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GripGrap Hurricane gloves review

24 Nov 2017

If you’re happy to trade waterproofing for temperature management and dexterity these are as good a cold weather glove as you’ll find

Cyclist Rating: 
Nimble, well cut, versatile. A great all-rounder
Not cheap, yet easily justify their cost

Despite being comfortable all the way down to around freezing, the GripGrab Hurricane gloves are still extremely nimble. Well suited to fussy riders and proper sporty cycling they provide protection without encumbrance.

Dedicated to filling in the gaps around your outfit, Danish company GripGrab makes gloves, shoe covers, warmers and other accessories rather than concentrating on clothing itself.

Coming from a region famed for its tough conditions the brand should have the right weather for testing its products.

Tailored to the racier end of the market, the Hurricane gloves are water resistant rather than waterproof. Relatively unyielding to quick showers, especially early in their service life - before repeated washing has stripped its exterior of its repellency, heavy and prolonged rain will eventually find a way through.

It’s partly the price you pay for not having a solid internal liner. The upside is far better dexterity and breathability. While control of the bike is a benefit to all riders, this second facet is essential for sporty riding, where high-tempo exertions can leave fully waterproof gloves clammy by comparison.

However, despite not being totally impermeable, even when soaked through the wind resistant material means you shouldn't freeze so long as your body temperature can keep pace with the prevailing conditions.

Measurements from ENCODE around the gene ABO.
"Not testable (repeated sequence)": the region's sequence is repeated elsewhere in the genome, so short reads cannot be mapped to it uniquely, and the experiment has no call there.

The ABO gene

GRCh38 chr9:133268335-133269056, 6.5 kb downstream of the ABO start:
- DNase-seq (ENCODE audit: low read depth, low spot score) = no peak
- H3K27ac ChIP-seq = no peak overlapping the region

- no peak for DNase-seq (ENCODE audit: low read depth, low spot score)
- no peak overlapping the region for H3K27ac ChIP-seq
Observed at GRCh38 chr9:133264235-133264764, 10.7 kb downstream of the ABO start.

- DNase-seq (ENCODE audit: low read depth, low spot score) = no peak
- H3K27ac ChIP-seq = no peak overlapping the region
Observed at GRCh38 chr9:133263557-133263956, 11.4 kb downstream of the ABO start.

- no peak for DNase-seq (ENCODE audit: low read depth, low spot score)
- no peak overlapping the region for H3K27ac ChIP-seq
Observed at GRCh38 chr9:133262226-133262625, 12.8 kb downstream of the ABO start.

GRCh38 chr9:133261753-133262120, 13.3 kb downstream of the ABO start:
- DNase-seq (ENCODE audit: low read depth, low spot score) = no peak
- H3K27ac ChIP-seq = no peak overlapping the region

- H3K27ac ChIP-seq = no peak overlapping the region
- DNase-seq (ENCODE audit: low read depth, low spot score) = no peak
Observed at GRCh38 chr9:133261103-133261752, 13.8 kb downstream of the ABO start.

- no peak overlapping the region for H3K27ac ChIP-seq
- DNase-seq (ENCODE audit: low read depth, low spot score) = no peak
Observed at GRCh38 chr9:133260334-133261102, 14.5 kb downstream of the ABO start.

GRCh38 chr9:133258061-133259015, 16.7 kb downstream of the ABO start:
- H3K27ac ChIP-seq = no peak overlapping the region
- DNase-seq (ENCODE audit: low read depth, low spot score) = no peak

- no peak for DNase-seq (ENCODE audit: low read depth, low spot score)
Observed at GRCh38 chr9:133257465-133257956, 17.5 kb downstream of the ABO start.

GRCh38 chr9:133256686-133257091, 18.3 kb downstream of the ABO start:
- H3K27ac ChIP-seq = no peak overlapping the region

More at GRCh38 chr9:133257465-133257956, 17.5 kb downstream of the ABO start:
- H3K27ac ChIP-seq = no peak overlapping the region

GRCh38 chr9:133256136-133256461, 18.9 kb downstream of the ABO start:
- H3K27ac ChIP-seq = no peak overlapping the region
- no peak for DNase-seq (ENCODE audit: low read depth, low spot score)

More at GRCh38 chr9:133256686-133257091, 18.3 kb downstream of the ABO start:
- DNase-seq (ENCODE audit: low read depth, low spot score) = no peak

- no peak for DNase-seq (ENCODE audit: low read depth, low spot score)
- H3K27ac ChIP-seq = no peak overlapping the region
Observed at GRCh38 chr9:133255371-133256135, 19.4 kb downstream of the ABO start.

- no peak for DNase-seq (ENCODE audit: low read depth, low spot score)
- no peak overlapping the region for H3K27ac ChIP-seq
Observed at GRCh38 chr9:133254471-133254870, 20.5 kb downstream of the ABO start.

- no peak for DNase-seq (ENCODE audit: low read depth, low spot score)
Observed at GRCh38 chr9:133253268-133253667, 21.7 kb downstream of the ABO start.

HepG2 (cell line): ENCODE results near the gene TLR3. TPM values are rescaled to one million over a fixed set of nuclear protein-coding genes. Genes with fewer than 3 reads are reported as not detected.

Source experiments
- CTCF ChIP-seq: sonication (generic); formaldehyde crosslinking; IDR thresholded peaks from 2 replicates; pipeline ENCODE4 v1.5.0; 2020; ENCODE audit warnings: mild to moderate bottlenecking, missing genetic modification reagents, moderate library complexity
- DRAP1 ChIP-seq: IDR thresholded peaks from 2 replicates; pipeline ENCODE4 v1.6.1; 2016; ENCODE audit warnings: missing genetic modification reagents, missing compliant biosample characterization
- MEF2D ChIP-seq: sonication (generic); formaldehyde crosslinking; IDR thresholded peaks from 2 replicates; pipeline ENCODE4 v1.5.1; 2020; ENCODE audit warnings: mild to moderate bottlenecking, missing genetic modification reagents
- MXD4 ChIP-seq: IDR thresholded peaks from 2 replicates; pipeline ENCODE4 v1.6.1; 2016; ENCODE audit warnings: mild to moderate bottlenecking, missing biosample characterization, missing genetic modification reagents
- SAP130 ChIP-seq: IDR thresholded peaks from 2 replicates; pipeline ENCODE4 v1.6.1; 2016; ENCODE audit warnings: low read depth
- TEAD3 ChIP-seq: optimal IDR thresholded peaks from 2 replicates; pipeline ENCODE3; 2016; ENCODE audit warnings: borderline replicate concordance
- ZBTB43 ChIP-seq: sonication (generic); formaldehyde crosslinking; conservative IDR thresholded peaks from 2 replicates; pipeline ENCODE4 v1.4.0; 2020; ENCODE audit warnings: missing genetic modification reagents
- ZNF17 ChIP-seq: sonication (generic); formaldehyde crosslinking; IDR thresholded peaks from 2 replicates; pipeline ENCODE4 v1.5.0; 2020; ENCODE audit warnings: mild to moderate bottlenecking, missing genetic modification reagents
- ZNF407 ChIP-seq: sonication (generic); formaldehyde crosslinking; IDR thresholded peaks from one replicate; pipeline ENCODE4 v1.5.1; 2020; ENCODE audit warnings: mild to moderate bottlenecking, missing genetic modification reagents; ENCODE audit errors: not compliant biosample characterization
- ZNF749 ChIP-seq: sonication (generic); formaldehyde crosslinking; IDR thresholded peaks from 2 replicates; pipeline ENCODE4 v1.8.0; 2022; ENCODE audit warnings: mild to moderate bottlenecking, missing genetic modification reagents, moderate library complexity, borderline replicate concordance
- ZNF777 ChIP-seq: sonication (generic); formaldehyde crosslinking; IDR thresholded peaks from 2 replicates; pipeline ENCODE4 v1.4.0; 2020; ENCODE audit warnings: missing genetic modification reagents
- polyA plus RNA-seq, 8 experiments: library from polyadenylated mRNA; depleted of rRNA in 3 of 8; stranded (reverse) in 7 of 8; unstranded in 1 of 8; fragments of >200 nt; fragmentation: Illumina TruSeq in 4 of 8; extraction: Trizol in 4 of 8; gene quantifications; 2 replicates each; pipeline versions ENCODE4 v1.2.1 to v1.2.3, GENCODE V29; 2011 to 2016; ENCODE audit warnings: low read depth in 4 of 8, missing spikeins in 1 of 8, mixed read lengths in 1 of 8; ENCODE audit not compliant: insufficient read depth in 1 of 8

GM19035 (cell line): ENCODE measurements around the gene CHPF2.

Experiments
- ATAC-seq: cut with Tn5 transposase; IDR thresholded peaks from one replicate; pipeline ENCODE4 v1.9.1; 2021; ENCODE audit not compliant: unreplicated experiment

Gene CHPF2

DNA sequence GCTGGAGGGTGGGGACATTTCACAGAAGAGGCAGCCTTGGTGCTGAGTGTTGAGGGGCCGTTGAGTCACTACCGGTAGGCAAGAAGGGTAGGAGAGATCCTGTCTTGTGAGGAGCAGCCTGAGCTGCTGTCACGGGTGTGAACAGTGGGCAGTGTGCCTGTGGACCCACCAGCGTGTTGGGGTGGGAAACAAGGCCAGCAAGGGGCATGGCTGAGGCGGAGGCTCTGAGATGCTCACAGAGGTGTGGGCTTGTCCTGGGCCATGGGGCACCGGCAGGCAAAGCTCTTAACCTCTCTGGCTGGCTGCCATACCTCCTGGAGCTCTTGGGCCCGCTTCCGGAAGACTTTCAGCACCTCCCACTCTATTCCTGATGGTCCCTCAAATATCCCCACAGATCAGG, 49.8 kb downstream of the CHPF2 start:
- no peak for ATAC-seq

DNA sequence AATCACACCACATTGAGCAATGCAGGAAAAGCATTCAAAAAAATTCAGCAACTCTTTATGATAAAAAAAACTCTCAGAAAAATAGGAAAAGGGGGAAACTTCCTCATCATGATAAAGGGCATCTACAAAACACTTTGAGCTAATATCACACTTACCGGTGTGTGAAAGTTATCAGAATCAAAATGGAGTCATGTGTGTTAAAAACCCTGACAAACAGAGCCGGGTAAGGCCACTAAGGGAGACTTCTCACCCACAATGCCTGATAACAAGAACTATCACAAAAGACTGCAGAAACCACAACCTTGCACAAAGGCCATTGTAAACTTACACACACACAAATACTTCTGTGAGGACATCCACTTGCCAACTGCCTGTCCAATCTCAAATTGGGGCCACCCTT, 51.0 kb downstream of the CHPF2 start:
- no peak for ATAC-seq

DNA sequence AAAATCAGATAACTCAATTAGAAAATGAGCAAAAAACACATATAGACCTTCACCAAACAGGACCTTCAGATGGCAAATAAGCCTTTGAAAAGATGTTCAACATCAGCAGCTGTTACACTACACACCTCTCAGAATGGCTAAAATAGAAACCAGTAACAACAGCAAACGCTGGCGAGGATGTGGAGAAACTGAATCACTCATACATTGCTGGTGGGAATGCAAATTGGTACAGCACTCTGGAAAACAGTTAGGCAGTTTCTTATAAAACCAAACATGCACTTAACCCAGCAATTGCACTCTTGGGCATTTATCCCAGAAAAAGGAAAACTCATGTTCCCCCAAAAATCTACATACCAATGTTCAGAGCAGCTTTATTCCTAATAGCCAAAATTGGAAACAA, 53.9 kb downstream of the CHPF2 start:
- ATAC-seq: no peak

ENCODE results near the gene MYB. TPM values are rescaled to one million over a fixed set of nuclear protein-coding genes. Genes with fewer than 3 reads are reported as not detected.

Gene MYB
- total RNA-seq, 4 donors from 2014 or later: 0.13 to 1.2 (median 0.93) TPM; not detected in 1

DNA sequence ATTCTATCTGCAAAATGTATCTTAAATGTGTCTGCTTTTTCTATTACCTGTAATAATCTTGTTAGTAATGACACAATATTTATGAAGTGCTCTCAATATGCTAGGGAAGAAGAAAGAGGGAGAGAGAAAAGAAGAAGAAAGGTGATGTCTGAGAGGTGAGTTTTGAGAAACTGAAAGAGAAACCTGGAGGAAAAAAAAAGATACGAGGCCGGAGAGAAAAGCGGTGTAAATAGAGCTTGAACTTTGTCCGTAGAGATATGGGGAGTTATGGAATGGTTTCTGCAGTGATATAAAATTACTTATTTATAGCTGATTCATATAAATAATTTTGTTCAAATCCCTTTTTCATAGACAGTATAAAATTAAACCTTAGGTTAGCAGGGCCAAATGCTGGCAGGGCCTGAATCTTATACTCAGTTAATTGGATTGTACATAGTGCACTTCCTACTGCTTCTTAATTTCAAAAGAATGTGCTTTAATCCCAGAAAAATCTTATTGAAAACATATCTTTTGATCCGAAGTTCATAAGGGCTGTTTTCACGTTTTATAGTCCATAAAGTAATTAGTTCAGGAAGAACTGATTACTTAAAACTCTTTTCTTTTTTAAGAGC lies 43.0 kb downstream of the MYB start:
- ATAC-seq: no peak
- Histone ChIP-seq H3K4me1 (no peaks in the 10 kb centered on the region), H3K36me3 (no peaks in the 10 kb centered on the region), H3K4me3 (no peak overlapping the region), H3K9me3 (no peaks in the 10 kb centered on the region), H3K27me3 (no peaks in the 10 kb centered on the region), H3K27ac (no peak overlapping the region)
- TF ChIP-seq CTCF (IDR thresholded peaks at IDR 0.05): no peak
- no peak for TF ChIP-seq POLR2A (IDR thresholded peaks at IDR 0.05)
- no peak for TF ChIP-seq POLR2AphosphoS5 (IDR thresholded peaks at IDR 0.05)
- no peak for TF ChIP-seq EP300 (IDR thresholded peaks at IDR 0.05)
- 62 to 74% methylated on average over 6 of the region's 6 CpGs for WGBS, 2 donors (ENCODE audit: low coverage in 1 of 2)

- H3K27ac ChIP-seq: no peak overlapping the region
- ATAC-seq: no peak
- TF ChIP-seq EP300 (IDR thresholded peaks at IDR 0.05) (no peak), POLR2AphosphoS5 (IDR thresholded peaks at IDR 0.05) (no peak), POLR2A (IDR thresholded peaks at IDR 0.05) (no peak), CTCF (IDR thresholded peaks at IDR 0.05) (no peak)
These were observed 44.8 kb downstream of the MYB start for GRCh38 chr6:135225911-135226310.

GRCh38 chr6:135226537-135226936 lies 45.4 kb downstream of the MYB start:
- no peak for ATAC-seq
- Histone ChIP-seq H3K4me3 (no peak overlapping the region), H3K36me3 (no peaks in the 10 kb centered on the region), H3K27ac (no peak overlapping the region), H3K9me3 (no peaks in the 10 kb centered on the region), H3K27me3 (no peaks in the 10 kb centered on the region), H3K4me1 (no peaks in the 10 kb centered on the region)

Their high degree of breathability also means these gloves are comfortable to wear right up until the sort of time that you’d be looking to lose the long sleeves off your jersey.

Generally if you’re only going to buy one set for cold weather, it’s logical to go for something tailored to this range of conditions.

If it’s colder or wetter, either stay home, or accept that you’d be better served by something bulkier.

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The Hurricane's medium length neoprene cuff is a far more comfortable and svelte-looking alternative to a velcro tab closure.

Unfortunately I did manage to tear it pulling the gloves on with my teeth, but that’s more down to carelessness on my part than a fault in the design.

Apart from a gel swatch covering the ulnar nerve, the lack of padding suited me, leaving the palm free to flex and conform the bar and levers.

Silicone dots across its centre and the ends of the first two fingers enhance grip, while the end of the thumb is touch screen compatible for bashing out text messages or navigating Google Maps.

GripGrap says its gloves feature a sweat wiper. Covering the entire back of the thumb, I spent much more time using it to absorb snot dripping out my nose than sweat running down my brow, but maybe I’m just gross.

Either way it’s suitably soft for either application. The backs also feature piping and printing that’s reflective to aid visibility when indicating.

Inside, with a minimalist fleecy backing but no waterproof membrane, there’s none of the slippery two-part feeling that can afflict some gloves, along with zero possibility of pulling them inside out by accident.

Having proved robust in use, occasionally chucking them in the wash with my other kit hasn’t seemed to have had any ill effect on the gloves, which are still looking pretty much new after a season of use including a ton of off-road riding.

Although I found them to come up pretty well as advertised, it’s certainly still worth trying on the gloves for size. Leave a little wiggle room inside and you’ll aid circulation, while also allowing space for the addition of a liner glove on blitz days.

Priced about the level where losing one out the back of your jersey pocket is going to cause a degree of heartache, I expected a lot from the Hurricane gloves.

Happily they deliver, quickly proving a favourite among the Cyclist team. Tough, simple, dexterous, and breathable they cover a wide range of temperatures and make a great general-service cold weather choice.


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